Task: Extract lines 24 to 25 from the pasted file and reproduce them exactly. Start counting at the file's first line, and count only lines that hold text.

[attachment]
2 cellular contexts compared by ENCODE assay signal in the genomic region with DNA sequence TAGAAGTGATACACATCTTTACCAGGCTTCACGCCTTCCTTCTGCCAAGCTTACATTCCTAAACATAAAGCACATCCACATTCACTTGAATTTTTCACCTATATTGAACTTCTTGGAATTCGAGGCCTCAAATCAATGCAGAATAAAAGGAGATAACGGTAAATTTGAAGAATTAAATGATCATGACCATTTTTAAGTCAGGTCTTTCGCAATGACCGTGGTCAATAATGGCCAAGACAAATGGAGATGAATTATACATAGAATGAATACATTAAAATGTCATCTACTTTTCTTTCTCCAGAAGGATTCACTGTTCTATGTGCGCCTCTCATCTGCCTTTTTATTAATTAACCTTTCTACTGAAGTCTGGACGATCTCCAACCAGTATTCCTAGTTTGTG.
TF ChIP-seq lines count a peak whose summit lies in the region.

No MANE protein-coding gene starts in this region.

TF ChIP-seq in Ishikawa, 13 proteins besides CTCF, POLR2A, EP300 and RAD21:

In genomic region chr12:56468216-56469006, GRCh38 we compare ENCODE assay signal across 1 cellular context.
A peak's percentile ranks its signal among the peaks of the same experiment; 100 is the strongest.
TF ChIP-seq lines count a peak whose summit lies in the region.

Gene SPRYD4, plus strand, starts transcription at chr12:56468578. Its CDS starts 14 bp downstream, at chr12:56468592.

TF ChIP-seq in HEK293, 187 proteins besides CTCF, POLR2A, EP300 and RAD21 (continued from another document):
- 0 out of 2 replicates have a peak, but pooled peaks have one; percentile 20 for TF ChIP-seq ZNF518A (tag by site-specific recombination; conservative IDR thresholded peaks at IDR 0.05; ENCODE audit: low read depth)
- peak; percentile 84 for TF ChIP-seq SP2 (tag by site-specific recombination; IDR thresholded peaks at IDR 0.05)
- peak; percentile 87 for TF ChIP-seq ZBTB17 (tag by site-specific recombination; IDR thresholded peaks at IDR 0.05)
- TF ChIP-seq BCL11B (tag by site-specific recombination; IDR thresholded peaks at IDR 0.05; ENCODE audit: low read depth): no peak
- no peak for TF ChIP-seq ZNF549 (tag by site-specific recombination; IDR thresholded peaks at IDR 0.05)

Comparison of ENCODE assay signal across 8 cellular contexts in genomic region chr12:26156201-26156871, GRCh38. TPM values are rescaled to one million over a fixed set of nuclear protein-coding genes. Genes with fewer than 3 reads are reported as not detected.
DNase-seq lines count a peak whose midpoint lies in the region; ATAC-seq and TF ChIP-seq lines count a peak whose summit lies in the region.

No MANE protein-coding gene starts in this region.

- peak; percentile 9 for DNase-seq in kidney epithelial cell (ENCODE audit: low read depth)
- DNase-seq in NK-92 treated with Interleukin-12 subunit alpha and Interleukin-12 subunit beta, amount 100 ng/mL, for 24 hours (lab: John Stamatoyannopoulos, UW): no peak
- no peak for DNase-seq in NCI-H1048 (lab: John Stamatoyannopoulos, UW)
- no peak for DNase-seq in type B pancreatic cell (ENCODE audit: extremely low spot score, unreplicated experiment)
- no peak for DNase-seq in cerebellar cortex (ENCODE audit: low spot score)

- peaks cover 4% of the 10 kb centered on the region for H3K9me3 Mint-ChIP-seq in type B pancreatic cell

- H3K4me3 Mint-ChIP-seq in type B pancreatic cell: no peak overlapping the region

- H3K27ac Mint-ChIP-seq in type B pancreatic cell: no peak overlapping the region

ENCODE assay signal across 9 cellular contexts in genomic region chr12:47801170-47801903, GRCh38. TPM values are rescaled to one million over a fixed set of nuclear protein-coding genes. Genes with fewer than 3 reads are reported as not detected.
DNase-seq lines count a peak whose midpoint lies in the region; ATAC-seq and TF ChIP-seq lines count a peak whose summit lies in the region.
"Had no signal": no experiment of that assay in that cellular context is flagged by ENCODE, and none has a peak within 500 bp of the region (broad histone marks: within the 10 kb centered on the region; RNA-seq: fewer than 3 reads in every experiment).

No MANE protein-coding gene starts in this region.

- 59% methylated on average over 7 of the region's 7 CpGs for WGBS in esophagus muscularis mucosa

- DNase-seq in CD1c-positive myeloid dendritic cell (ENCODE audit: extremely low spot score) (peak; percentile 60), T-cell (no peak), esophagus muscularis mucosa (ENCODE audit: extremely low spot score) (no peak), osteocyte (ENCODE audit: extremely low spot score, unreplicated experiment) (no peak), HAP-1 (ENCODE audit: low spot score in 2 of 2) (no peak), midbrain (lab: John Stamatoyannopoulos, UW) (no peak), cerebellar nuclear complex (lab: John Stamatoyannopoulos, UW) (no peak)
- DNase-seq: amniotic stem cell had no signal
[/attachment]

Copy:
- H3K4me3 Mint-ChIP-seq in type B pancreatic cell: no peak overlapping the region

- H3K27ac Mint-ChIP-seq in type B pancreatic cell: no peak overlapping the region